26 January 2016

Post-Doc position at National Institute of Health, Bethesda

ENDOTHELIAL DYSFUNCTION IN PULMONARY ARTERIAL HYPERTENSION

CLINICAL RESEARCH CENTER, BETHESDA, MD AND SURROUNDING AREA

Job Description:

Pulmonary arterial hypertension (PAH) is a rare disorder associated with poor survival. Endothelial dysfunction resulting from 1) genetic susceptibility and 2) triggering stimuli that initiate pulmonary vascular inflammation, injury and pathologic remodeling play a central role in the pathogenesis and progression of PAH. Loss-of-function mutations in bone morphogenetic protein receptor-2 (BMPR2), a member of the TGF-β superfamily, are the most common cause of heritable PAH. BMPR2 silencing in human pulmonary artery endothelial cells reproduced many of the phenotypic abnormalities associated with PAH in vivo, including proliferation, hyper-motility and a disrupted cytoskeletal architecture.

Endothelial cells with molecular defects in various PAH-associated genes such as BMPR2, CAV1 and SMAD8/9 can be used to develop a comprehensive picture of pathogenic mechanisms and therapeutic targets. The comparative biology of these seemingly unrelated genetic defects, under both homeostatic and stress conditions (i.e. hypoxia, and iron deficiency), may lead to both individualized and possibly universal approaches for arresting or even reversing pathologic vascular remodeling in PAH.

Laboratory: In addition to a full complement of standard molecular biology equipment and a microarray facility, the laboratory also has a custom-built state-of-the-art incubator system (OXYCYCLER model CT82 -O2/CO2/CO/NO Profile Cell Culture System; Biospherix LTD, Lacona, NY). Unique features of this incubator include: 1) control of normobaric O2 tensions from 0.1-99.9% in all four chambers but independently in each; 2) control of normobaric CO gas tensions to within 1 ppm over a 0-1000 ppm range, and; 3) control of normobaric •NO tensions in two chambers to within 1 ppm over a 0-300 ppm range.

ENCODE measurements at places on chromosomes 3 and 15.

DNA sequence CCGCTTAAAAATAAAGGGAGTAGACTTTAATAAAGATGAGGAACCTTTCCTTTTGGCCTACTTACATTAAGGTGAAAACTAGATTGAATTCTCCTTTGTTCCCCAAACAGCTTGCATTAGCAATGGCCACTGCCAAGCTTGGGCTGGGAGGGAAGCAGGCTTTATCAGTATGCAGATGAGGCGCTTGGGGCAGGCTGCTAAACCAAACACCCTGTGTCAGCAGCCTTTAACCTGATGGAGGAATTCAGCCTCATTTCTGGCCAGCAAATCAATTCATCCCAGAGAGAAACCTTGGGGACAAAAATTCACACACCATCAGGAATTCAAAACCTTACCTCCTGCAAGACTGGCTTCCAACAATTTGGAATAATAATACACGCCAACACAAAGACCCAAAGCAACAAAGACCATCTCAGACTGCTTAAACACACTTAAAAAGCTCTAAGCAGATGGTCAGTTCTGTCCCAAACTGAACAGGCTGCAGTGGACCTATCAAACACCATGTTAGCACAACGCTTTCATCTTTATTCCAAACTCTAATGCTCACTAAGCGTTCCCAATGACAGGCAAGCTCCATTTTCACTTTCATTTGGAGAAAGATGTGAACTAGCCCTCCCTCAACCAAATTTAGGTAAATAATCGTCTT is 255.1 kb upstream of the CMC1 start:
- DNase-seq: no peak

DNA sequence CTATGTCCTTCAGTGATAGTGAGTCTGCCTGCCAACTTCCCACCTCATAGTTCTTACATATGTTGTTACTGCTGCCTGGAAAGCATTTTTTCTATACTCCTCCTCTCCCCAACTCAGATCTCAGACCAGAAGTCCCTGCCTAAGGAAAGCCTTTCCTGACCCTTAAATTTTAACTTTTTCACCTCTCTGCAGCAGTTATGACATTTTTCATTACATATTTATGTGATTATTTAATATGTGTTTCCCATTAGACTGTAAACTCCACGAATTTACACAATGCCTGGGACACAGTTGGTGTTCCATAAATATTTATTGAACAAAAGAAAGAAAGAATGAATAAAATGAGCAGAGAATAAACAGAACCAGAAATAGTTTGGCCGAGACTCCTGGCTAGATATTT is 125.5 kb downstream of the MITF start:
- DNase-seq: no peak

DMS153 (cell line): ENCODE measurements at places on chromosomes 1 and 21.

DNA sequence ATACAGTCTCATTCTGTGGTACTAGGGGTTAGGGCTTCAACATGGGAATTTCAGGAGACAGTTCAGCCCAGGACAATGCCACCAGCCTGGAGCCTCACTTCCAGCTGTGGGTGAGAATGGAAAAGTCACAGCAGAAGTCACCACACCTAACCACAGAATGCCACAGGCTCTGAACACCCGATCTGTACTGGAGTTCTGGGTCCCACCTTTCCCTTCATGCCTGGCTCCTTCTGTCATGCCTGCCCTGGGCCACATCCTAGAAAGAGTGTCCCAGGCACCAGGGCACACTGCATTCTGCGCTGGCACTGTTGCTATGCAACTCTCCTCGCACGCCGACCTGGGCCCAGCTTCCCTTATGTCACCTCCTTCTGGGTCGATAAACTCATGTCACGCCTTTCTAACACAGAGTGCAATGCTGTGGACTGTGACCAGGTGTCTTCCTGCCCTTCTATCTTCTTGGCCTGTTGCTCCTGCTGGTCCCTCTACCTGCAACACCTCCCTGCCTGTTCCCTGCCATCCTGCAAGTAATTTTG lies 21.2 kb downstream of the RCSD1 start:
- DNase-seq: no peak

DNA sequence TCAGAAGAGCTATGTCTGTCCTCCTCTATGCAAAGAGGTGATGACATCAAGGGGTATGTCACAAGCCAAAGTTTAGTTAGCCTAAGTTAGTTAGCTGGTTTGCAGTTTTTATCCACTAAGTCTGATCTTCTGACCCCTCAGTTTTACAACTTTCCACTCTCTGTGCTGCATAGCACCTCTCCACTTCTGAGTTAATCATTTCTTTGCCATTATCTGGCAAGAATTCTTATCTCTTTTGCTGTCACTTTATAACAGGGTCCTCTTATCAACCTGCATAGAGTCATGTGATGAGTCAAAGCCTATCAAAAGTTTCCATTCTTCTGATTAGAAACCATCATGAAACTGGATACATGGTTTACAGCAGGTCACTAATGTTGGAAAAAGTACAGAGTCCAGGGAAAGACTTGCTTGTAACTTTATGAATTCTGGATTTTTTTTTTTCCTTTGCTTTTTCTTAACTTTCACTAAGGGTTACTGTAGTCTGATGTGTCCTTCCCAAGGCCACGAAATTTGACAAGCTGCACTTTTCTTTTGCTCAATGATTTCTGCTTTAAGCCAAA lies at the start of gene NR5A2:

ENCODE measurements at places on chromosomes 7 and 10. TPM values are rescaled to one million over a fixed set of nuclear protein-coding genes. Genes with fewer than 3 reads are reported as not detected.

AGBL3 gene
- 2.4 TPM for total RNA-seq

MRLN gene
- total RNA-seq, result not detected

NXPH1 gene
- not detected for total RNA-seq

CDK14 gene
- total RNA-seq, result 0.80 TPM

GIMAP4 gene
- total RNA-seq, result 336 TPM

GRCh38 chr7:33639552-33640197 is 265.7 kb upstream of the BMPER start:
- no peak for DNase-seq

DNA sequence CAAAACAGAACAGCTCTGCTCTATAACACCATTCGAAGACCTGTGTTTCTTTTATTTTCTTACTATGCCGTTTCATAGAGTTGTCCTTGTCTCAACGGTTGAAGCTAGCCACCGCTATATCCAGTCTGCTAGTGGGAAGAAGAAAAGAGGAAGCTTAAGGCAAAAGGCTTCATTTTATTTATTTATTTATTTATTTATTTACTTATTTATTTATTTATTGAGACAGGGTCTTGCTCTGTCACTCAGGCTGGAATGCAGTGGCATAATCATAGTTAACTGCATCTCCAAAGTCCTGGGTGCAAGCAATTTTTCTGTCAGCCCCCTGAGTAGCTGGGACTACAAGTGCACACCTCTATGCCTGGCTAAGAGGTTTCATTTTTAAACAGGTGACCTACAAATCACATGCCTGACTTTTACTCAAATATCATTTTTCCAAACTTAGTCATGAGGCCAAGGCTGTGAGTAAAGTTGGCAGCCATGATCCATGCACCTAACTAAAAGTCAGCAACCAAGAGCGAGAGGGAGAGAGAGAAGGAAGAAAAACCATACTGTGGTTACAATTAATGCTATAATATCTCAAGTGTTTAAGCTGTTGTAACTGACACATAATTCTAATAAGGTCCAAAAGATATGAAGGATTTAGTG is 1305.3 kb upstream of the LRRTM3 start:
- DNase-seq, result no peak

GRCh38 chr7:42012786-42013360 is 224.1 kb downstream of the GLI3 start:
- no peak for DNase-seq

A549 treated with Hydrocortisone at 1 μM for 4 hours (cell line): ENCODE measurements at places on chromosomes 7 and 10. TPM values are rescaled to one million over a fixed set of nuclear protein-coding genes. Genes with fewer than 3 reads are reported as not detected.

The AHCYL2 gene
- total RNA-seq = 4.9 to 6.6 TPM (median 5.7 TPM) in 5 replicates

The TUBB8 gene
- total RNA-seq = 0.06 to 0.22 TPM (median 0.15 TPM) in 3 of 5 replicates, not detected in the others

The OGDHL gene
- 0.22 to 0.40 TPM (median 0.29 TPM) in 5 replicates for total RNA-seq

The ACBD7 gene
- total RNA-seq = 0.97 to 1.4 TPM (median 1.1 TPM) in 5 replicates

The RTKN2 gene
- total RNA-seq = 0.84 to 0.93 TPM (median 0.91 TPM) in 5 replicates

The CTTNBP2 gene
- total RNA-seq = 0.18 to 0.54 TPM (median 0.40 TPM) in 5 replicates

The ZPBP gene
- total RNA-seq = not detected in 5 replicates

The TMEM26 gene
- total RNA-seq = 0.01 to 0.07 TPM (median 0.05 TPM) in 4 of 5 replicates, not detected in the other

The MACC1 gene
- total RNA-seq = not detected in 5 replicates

A rat animal model of PAH is being developed for the preclinical testing of therapeutic approaches arising from the basic science laboratory. An active clinical research program in PAH also provides access to patient samples and a pathway for future clinical trials.

Qualifications:
Applicants must have the following:

  • Ph.D. degree in the Biological Sciences with an interest in translational research related to vascular biology and signal transduction.
  • Less than 5 years of research experience since receipt of the doctoral degree.
  • Direct experience with many of the following laboratory techniques: Cell culture, cell transfection, ELISA and Western blotting, electromobility shift assay (EMSA), chromatin immunoprecipitation (ChIP), PCR, DNA cloning and subcloning, and site directed mutagenesis. Expertise in confocal microscopy and flow cytometry would be highly valued.
  • The ability to conduct semi-independent research and function as part of a team.
  • A strong background in cell signaling and molecular biology is required. Previous experience in vascular biology is highly desirable.

To Apply:
Please send a cover letter, a CV including bibliography, and the names and contact information for three references to Robert Danner, MD, Senior Investigator, rdanner@nih.gov.

The NIH is dedicated to building a diverse community in its training and employment programs.


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